One of the most prominent projects launched by Germany during its G7 presidency has been the initiation of an international “climate club”. Germany decided to use its influence as the president of the G7 presidency to create an open, inclusive, and ambitious climate alliance.
The push for an international climate alliance has come at the right time. A properly designed climate alliance can make an important contribution to global emissions reduction and climate justice. It has the potential to accelerate industrial transformation around the world while creating conditions for fair competition.
But the existence of a climate alliance also brings with it serious risks, and in the worst case—if it is seen as an exclusive project of the West or if it keeps out important states because of a focus on carbon prices—it can have the opposite of its intended effect. In this policy brief, we describe several features that we believe such an alliance must have to avoid such risks and ensure its success.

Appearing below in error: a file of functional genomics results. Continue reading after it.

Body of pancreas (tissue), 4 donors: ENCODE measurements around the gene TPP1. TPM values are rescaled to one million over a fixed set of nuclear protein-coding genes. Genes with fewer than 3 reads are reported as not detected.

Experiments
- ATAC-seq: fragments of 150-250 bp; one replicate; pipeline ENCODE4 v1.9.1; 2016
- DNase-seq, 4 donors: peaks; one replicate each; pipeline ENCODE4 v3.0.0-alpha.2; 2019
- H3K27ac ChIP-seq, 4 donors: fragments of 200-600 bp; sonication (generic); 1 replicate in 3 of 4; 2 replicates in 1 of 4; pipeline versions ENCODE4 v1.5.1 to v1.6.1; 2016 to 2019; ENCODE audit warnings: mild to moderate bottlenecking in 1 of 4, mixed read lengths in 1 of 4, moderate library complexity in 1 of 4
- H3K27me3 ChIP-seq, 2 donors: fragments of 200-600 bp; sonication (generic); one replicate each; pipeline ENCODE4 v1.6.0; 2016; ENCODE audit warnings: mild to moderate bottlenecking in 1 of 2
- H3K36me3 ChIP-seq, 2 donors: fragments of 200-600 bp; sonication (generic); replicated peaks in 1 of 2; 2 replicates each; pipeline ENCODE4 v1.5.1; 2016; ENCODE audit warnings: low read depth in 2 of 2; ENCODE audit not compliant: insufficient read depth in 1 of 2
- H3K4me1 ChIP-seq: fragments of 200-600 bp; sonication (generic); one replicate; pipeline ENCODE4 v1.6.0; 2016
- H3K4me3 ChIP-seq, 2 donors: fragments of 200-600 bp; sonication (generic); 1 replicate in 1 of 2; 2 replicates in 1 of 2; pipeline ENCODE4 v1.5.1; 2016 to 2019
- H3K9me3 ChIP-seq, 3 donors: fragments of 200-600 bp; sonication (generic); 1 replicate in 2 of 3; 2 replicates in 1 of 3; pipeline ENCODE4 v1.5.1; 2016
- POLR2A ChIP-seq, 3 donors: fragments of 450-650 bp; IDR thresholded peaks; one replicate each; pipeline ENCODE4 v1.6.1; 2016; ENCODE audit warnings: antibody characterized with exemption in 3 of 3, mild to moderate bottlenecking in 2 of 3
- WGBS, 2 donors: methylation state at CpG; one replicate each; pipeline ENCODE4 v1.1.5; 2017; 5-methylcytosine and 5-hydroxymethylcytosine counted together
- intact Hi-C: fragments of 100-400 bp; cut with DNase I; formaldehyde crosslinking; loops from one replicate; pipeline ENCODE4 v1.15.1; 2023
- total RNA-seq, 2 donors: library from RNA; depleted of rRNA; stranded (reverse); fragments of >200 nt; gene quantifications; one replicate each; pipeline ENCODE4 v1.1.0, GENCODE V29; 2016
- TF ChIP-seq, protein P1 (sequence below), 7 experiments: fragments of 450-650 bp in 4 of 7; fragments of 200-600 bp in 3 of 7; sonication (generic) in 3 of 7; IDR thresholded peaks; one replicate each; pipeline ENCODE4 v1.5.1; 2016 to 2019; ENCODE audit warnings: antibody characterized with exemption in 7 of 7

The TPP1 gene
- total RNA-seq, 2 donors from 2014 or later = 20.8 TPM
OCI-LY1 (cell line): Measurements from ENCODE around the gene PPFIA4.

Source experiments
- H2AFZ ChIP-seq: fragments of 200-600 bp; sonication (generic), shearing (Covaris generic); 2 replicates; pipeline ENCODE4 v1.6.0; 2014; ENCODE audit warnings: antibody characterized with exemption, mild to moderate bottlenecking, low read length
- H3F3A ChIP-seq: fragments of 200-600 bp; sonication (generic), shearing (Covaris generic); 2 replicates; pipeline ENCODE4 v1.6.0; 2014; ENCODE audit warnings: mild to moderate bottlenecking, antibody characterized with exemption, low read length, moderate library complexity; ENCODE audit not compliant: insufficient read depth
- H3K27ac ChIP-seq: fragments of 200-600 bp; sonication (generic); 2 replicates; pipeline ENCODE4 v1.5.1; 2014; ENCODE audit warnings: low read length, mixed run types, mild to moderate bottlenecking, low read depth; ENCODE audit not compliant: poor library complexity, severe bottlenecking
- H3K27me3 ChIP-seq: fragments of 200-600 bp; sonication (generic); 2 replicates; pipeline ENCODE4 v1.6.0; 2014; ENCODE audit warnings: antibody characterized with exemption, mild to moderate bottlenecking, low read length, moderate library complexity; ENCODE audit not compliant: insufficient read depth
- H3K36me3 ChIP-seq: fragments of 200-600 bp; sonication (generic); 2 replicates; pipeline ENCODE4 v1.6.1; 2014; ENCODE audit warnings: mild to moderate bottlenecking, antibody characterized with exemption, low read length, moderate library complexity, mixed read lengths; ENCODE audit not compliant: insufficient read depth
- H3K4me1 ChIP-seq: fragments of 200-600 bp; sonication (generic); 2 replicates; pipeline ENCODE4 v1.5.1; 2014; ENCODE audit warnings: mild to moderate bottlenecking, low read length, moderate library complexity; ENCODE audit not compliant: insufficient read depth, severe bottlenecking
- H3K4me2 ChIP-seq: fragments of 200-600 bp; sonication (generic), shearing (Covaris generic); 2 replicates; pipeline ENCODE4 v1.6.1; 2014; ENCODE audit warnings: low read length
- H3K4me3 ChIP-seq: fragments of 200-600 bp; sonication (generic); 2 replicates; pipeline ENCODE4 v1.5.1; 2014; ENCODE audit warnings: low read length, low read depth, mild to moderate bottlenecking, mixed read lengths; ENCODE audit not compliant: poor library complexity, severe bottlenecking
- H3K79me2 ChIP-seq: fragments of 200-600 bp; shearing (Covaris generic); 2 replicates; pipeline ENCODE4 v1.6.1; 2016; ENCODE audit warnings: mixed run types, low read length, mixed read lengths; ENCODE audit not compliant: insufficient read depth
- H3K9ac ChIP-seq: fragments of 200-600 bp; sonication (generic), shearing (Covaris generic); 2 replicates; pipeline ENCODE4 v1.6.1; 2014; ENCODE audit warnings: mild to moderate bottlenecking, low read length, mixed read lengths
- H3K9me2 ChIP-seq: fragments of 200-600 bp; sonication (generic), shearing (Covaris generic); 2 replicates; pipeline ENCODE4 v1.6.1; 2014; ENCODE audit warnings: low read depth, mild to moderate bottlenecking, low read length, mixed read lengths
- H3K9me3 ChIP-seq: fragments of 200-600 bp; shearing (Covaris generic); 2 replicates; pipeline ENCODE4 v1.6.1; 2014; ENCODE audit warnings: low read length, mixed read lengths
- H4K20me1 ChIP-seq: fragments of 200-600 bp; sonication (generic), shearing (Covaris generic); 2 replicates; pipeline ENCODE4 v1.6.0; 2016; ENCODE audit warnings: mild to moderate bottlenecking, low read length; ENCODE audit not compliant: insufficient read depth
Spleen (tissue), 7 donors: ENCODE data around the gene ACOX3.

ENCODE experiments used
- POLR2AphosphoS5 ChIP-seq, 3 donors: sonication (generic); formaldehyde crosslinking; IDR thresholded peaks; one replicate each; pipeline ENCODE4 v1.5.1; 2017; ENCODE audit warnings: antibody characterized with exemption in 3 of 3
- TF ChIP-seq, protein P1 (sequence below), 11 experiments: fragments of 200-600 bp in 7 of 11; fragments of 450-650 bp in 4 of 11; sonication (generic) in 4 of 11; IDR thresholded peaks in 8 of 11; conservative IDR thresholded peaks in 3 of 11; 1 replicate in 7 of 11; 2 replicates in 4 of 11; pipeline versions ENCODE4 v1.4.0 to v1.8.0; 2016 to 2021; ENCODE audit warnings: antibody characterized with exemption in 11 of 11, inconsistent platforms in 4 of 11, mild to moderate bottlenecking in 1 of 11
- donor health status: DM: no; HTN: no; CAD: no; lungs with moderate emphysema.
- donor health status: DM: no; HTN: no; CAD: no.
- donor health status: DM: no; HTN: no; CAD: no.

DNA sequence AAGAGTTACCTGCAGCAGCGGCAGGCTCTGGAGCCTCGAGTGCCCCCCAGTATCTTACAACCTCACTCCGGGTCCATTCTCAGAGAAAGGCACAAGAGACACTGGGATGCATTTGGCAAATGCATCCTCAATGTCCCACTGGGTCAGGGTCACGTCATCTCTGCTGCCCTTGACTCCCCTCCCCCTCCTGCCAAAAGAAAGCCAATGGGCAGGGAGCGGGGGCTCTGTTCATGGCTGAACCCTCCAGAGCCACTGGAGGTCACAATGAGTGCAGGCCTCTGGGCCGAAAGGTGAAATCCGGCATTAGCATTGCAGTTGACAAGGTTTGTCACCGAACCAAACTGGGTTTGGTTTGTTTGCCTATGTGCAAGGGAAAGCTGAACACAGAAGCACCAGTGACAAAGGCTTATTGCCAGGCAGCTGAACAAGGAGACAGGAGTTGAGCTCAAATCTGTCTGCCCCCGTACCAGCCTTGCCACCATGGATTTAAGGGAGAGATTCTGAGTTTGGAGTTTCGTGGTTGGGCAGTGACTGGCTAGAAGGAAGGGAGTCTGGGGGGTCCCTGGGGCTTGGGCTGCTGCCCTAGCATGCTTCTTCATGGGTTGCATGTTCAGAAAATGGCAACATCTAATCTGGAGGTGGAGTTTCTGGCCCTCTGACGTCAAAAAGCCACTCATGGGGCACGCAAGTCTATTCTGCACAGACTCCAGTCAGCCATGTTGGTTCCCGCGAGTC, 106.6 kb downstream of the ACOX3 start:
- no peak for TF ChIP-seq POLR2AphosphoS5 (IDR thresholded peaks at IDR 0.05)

The German federal government should push for a climate alliance that
- is open and inclusive;
- offers extensive support for poorer nations and clear perspectives for potential members;
- incentivises countries to increase their national climate targets so as to reap the benefits of membership;
- uses the compatibility of a country’s climate targets with the Paris Agreement as a prerequisite for membership instead of requiring members to adopt a minimum carbon price; and
- harmonises future carbon border adjustment systems while integrating the EU’s existing carbon mechanism.
Anne Gläser, Christoph Bals, and David Ryfisch